Articles, Newsletters and Advisories
(by Jayne Gest with Christian Farmakis and Justine Kasznica)
Convertible debt is a common investment vehicle by which early-stage companies raise capital, where an investor grants to a company a short-term, often interest-bearing loan that converts into equity of the company at a future date. The convertible debt investors agree to push the question of what the company is worth — the valuation — down the road until the company’s next priced funding round. In return, the investors receive certain advantageous terms at the time that the debt converts to equity.
What are the benefits for these investors?
As with any loan, the convertible debt note accrues interest until a defined maturity date. Unlike a standard promissory note, the convertible note often includes a conversion discount, valuation cap and other terms designed to mitigate the investor’s risk.
With the conversion discount, these investors receive a discount on the price per share at which their note converts to equity at a future priced round. Although discounts vary, it’s commonly set around 20 percent. Thus, if the price per share is set at $1, an investor’s convertible debt note would convert at a price of 80 cents per share.
With a valuation cap, (a) a maximum value of the company is established, solely for the purpose of calculating conversion of debt to equity; and (b) the investor’s price per share will be capped at the agreed upon number.
How can convertible debt negatively impact the startup?
Convertible notes are intended to be short-term investments. But when a company doesn’t get to its priced round quickly — or may require more notes to generate sufficient capital to keep the company in business — the founders can run into trouble.
By the time the company gets to a priced round, the accrual of interest, conversion discounts and valuation caps can result in a disproportionate percentage of the company being owned by the convertible debt investors, leaving the founders and employees as well as future investors with little future upside. Such a scenario can scare away new investors and render a company uninvestable.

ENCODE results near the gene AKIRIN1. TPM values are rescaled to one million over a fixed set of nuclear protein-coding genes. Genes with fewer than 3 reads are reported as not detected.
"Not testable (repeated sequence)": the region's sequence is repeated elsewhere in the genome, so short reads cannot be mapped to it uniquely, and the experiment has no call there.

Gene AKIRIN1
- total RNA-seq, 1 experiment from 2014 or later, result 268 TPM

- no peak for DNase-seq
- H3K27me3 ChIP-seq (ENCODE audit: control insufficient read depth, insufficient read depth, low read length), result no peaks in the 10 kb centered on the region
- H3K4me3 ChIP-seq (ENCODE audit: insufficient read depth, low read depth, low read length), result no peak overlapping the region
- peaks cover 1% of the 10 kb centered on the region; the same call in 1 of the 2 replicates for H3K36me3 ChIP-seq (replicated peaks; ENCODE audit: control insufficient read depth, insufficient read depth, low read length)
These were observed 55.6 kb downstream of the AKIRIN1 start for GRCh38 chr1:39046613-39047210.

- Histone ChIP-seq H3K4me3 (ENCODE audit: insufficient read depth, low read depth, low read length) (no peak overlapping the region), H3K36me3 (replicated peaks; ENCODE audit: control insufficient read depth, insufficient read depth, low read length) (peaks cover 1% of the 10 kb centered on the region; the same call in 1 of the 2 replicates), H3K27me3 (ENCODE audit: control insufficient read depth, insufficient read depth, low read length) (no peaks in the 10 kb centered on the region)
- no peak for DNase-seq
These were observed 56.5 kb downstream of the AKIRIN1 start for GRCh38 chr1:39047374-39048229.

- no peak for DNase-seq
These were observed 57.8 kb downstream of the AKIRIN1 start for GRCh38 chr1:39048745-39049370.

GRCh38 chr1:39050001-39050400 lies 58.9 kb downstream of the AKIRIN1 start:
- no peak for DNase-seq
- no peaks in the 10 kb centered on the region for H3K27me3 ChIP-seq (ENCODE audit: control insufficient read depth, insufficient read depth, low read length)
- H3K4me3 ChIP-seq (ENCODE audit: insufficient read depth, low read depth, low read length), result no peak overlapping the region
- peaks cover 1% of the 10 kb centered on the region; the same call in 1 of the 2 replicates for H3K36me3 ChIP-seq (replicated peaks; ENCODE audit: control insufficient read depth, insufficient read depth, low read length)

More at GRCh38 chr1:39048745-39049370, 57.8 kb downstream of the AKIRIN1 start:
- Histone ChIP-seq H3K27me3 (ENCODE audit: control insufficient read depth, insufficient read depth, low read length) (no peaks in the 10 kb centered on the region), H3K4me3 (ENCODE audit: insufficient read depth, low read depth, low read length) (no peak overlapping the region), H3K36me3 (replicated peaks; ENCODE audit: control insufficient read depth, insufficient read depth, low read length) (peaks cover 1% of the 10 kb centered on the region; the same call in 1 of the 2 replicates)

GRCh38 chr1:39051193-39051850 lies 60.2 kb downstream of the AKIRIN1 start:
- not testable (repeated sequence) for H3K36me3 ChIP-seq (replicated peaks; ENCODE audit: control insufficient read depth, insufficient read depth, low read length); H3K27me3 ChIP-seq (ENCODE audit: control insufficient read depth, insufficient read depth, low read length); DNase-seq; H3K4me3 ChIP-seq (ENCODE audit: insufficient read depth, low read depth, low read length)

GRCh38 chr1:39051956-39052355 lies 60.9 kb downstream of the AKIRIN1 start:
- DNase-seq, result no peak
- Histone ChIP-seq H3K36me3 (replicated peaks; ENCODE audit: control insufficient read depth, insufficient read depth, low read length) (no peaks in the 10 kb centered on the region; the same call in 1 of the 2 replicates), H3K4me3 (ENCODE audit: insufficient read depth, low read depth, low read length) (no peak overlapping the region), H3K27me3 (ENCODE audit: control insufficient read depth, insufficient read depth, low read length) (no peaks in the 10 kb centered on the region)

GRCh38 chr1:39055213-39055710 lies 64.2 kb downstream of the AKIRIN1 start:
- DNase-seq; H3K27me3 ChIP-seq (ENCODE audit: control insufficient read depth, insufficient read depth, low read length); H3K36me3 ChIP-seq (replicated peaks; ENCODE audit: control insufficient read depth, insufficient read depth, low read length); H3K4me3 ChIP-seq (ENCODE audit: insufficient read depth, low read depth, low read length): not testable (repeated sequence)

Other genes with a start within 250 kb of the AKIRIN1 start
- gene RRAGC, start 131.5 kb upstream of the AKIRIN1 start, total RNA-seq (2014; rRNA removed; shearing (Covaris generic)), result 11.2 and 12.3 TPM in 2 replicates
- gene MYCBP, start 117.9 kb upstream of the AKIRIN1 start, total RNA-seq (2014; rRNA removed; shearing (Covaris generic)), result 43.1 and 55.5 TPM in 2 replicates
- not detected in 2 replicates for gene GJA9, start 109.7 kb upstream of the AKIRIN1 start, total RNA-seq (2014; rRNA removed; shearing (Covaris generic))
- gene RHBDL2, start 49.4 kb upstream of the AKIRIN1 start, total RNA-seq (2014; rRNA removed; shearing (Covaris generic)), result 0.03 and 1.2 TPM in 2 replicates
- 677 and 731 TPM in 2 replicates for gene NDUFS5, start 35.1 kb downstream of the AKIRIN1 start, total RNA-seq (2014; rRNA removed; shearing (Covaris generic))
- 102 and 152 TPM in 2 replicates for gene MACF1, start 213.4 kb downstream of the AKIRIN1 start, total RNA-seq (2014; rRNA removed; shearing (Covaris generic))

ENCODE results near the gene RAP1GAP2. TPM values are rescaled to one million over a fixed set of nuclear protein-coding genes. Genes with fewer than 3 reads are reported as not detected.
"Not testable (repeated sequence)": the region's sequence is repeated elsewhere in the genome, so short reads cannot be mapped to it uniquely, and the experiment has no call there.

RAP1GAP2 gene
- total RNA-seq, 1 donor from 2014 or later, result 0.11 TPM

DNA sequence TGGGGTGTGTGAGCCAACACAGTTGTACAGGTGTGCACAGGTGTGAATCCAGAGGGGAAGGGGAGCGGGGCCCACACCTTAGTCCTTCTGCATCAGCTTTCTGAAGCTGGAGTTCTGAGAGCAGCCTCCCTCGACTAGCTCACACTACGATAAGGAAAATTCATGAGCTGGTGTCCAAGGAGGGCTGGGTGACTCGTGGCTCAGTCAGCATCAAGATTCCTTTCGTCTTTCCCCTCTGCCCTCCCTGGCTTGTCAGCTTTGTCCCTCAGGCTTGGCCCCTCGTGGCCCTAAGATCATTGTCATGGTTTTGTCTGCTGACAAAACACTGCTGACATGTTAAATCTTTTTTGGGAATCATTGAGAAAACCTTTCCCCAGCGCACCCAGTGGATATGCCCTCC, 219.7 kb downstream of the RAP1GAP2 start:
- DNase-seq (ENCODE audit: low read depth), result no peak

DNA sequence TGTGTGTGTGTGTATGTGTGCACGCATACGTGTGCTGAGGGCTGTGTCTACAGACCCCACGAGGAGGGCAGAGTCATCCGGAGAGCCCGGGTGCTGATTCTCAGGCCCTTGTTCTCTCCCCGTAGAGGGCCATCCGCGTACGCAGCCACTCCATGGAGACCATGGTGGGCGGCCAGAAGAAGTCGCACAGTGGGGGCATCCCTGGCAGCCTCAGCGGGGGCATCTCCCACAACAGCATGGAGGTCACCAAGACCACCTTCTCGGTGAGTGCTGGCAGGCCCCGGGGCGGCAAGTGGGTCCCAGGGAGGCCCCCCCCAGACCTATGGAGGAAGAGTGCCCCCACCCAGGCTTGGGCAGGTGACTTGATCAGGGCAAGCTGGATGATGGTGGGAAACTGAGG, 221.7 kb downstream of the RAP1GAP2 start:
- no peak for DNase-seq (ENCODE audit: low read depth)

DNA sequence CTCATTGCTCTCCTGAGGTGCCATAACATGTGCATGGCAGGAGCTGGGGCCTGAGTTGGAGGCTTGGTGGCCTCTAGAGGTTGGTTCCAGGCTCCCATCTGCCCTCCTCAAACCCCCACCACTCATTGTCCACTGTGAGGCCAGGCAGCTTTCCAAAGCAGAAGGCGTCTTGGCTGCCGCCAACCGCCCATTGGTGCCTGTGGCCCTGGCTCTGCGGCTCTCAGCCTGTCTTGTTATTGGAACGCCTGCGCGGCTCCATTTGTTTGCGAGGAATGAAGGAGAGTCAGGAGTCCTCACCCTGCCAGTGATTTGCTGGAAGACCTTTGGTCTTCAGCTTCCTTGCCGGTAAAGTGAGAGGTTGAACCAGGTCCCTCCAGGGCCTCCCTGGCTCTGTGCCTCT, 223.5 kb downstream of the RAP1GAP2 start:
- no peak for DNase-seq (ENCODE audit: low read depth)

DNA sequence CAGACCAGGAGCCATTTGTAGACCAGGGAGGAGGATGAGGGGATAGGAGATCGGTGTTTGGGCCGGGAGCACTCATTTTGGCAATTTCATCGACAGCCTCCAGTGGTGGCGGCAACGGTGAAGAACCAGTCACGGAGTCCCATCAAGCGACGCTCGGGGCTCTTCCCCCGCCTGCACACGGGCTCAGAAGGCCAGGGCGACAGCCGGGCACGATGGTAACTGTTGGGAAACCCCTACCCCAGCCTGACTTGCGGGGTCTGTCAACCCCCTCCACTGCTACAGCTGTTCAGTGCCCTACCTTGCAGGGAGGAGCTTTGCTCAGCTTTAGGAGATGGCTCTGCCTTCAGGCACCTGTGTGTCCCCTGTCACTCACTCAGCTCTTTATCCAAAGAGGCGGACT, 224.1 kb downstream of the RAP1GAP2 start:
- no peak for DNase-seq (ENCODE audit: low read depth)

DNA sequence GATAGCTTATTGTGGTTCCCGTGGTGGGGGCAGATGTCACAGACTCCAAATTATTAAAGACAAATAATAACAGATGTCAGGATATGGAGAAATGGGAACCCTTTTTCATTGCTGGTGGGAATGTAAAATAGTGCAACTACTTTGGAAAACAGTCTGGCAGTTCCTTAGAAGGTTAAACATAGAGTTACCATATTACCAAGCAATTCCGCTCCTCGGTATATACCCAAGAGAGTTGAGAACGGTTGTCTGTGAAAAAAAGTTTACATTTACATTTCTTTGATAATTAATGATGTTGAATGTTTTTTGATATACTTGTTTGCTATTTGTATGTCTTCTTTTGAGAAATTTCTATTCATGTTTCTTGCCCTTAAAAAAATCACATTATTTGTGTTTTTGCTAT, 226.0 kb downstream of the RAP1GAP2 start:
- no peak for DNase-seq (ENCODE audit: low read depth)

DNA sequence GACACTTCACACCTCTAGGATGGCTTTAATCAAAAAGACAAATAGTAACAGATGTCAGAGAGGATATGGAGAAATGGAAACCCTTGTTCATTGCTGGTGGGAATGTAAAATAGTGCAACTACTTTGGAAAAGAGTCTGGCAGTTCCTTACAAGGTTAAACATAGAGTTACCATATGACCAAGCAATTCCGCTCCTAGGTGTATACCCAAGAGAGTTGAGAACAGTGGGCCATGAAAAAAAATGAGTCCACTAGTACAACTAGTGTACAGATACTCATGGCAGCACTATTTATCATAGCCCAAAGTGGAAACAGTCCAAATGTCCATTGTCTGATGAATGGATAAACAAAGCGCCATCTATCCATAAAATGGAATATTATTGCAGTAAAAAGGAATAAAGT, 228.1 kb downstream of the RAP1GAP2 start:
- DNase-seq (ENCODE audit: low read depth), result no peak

How can founders get out of this scenario?
In many cases, this situation can be remedied through a renegotiation of the notes. For example, the valuation cap can be renegotiated or waived by the existing noteholders. Also, noteholders may agree to waive interest payments to reduce the impact of the conversion and the dilution effect on the founders. Still other times, noteholders may be interested in a buyout to get some or all of their money back.
A company’s negotiation and bargaining power is greatly enhanced if it can point to new investors who have conditioned their investment on a cap table adjustment. Noteholders can often be persuaded to give up or alter their contractual rights, if such a decision will help the company get the critical investment it needs to succeed.
What can be done to avoid this problem?
Although startups are often forced to accept bad financing deals just to get enough operating capital to survive, a few best practices can help mitigate some of these issues.
- Fully understand the impact convertible debt financing rounds will have on shareholder equity positions by working through a variety of conversion and post-financing scenarios with advisers.
- Where possible, try to treat multiple investments as if they were a single round, with a super-majority vote of the holders needed to amend the notes, making it easier to effectuate future note amendments.
- When possible, ask for protective provisions such as prepayment rights, voluntary conversion prior to the maturity date and time-based conversion discounts (where the discount is smaller if the company can get to a priced round sooner).
Take time to know and cultivate a personal relationship with investors and to communicate regularly the company’s successes and challenges, which can go a long way in gaining goodwill in the event terms need to be renegotiated.
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